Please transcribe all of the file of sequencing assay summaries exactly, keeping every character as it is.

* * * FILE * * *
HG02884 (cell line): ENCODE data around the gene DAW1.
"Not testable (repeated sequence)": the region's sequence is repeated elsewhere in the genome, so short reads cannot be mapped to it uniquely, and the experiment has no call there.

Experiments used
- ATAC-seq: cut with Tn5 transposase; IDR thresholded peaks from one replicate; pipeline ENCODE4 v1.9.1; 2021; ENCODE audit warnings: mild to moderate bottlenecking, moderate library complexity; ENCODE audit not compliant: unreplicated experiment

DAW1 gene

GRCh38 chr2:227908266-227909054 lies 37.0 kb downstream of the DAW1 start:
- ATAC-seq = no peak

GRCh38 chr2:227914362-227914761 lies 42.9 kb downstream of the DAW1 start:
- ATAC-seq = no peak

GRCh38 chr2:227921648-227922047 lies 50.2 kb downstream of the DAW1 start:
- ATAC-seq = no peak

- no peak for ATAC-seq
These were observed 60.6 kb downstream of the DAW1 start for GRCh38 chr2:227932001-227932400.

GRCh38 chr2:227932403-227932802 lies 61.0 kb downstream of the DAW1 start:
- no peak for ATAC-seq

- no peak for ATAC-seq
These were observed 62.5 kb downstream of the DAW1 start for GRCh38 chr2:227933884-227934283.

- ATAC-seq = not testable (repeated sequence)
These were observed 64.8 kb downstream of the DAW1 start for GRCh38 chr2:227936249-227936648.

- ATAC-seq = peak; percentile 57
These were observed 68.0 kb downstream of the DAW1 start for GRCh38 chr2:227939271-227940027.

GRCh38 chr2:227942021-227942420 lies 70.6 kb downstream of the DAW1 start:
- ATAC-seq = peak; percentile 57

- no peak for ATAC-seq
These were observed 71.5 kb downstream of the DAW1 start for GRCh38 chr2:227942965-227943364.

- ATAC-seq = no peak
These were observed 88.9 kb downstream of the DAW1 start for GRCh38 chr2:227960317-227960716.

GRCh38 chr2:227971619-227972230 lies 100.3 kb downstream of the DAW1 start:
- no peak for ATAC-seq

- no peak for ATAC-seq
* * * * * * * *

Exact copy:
HG02884 (cell line): ENCODE data around the gene DAW1.
"Not testable (repeated sequence)": the region's sequence is repeated elsewhere in the genome, so short reads cannot be mapped to it uniquely, and the experiment has no call there.

Experiments used
- ATAC-seq: cut with Tn5 transposase; IDR thresholded peaks from one replicate; pipeline ENCODE4 v1.9.1; 2021; ENCODE audit warnings: mild to moderate bottlenecking, moderate library complexity; ENCODE audit not compliant: unreplicated experiment

DAW1 gene

GRCh38 chr2:227908266-227909054 lies 37.0 kb downstream of the DAW1 start:
- ATAC-seq = no peak

GRCh38 chr2:227914362-227914761 lies 42.9 kb downstream of the DAW1 start:
- ATAC-seq = no peak

GRCh38 chr2:227921648-227922047 lies 50.2 kb downstream of the DAW1 start:
- ATAC-seq = no peak

- no peak for ATAC-seq
These were observed 60.6 kb downstream of the DAW1 start for GRCh38 chr2:227932001-227932400.

GRCh38 chr2:227932403-227932802 lies 61.0 kb downstream of the DAW1 start:
- no peak for ATAC-seq

- no peak for ATAC-seq
These were observed 62.5 kb downstream of the DAW1 start for GRCh38 chr2:227933884-227934283.

- ATAC-seq = not testable (repeated sequence)
These were observed 64.8 kb downstream of the DAW1 start for GRCh38 chr2:227936249-227936648.

- ATAC-seq = peak; percentile 57
These were observed 68.0 kb downstream of the DAW1 start for GRCh38 chr2:227939271-227940027.

GRCh38 chr2:227942021-227942420 lies 70.6 kb downstream of the DAW1 start:
- ATAC-seq = peak; percentile 57

- no peak for ATAC-seq
These were observed 71.5 kb downstream of the DAW1 start for GRCh38 chr2:227942965-227943364.

- ATAC-seq = no peak
These were observed 88.9 kb downstream of the DAW1 start for GRCh38 chr2:227960317-227960716.

GRCh38 chr2:227971619-227972230 lies 100.3 kb downstream of the DAW1 start:
- no peak for ATAC-seq

- no peak for ATAC-seq